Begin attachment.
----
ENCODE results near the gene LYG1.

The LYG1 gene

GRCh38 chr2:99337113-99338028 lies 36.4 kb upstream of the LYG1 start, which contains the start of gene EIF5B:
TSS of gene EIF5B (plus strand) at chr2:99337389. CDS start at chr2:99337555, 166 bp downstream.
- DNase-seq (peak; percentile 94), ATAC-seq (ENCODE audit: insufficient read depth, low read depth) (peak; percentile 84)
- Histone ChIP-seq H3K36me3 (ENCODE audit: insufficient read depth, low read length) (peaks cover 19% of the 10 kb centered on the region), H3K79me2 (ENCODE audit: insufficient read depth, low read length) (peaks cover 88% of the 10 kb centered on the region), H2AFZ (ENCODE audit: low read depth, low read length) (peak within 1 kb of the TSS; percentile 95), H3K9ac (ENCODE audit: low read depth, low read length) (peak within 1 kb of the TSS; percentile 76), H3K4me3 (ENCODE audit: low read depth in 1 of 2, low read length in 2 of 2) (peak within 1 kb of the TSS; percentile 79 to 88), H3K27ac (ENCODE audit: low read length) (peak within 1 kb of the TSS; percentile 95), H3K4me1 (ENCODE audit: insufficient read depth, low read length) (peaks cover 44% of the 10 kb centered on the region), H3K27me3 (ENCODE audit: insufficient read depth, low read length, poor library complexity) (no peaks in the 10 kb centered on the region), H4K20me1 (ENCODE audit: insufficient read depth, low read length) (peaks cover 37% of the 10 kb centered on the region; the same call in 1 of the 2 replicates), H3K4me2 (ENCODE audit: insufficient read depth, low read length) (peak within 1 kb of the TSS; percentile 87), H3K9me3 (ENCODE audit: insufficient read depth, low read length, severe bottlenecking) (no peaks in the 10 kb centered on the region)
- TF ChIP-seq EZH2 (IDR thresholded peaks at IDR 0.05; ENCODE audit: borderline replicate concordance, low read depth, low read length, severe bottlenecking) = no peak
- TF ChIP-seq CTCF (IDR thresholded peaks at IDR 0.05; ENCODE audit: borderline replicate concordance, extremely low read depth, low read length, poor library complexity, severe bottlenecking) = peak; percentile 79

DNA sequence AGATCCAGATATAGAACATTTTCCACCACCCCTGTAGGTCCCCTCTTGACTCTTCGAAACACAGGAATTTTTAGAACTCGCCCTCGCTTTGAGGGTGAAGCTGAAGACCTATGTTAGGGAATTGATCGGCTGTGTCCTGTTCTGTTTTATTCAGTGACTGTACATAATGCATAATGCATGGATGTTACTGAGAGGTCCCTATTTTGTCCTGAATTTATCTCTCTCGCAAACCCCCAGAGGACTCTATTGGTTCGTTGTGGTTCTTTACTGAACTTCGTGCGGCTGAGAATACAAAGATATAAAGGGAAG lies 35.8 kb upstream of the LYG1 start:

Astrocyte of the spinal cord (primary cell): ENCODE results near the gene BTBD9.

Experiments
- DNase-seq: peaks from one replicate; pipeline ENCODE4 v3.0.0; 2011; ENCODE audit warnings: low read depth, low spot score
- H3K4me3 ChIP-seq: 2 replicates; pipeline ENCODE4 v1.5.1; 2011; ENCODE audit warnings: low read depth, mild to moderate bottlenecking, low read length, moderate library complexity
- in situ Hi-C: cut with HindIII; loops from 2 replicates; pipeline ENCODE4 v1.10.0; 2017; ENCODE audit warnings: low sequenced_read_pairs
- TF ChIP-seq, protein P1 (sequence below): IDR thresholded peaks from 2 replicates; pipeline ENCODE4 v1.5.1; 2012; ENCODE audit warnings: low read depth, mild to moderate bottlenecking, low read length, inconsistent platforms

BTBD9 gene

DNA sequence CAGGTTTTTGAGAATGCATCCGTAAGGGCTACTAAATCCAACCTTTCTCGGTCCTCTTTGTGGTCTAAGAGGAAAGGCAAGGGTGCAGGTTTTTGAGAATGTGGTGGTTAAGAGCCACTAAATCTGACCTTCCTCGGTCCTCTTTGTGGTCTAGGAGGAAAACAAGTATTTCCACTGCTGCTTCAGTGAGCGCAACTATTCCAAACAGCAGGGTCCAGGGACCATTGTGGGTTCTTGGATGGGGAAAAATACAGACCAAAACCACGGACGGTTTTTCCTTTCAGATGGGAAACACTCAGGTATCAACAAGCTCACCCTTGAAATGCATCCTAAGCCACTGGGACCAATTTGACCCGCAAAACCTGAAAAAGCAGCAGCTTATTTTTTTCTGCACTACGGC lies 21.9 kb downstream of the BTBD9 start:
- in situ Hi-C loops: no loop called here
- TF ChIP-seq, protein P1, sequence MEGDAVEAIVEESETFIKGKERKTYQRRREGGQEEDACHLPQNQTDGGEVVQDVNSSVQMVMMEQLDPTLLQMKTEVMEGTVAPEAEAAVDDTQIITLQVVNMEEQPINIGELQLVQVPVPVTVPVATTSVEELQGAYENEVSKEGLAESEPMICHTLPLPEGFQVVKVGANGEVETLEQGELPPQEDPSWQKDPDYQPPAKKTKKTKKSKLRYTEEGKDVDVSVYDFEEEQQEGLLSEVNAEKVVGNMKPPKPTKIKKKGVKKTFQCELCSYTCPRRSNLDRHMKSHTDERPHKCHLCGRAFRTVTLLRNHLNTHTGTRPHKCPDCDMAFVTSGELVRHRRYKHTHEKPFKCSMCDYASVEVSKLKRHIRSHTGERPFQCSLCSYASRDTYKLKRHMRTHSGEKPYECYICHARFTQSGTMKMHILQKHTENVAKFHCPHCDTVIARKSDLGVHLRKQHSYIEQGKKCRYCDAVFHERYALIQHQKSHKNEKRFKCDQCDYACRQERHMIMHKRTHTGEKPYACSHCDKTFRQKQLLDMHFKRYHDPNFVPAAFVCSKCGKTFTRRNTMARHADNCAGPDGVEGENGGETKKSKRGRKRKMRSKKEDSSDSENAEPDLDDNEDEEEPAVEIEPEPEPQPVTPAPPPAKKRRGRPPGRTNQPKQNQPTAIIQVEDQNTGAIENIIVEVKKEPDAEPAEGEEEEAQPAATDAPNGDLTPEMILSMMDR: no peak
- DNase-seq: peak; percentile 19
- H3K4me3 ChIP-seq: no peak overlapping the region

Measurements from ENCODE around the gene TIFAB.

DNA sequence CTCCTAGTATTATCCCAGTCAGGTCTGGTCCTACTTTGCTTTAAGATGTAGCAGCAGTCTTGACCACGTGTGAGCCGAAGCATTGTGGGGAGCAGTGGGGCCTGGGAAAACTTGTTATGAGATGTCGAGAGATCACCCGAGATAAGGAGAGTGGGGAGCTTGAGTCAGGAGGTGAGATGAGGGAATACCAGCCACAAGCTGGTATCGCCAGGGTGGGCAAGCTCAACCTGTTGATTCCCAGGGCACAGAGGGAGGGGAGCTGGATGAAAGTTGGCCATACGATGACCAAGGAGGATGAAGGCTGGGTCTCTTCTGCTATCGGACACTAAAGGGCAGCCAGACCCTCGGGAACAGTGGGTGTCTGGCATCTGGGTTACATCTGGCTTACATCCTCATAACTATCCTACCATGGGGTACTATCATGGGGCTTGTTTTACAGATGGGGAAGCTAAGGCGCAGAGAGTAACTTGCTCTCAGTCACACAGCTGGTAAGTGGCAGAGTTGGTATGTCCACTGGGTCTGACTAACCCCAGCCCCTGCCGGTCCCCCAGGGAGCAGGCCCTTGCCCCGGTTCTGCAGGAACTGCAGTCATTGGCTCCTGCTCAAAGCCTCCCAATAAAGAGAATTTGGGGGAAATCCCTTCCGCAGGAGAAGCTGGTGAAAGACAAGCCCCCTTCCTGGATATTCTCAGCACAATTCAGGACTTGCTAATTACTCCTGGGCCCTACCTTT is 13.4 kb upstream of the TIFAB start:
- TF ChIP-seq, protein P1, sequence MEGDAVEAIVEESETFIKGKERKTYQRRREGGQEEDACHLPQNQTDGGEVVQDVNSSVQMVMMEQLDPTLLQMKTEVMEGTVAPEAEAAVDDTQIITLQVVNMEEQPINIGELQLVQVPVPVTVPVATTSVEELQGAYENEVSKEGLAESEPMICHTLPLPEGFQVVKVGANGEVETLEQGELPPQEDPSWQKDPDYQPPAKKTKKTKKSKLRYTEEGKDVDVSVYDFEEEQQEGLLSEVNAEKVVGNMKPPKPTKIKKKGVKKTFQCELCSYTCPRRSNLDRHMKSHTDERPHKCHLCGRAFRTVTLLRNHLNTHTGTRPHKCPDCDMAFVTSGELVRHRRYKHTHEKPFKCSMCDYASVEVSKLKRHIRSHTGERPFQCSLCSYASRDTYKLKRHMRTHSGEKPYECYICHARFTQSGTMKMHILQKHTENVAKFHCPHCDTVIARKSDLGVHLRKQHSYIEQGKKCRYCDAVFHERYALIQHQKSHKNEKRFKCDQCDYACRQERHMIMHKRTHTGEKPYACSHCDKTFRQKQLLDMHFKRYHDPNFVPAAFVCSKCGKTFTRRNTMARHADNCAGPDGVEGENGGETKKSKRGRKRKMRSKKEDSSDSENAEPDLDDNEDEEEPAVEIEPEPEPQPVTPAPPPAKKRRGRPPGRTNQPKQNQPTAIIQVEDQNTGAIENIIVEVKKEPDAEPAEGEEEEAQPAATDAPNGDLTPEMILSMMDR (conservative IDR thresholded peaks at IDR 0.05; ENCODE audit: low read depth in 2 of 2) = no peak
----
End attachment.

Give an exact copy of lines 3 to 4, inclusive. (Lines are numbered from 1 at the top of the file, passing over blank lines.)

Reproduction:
GRCh38 chr2:99337113-99338028 lies 36.4 kb upstream of the LYG1 start, which contains the start of gene EIF5B:
TSS of gene EIF5B (plus strand) at chr2:99337389. CDS start at chr2:99337555, 166 bp downstream.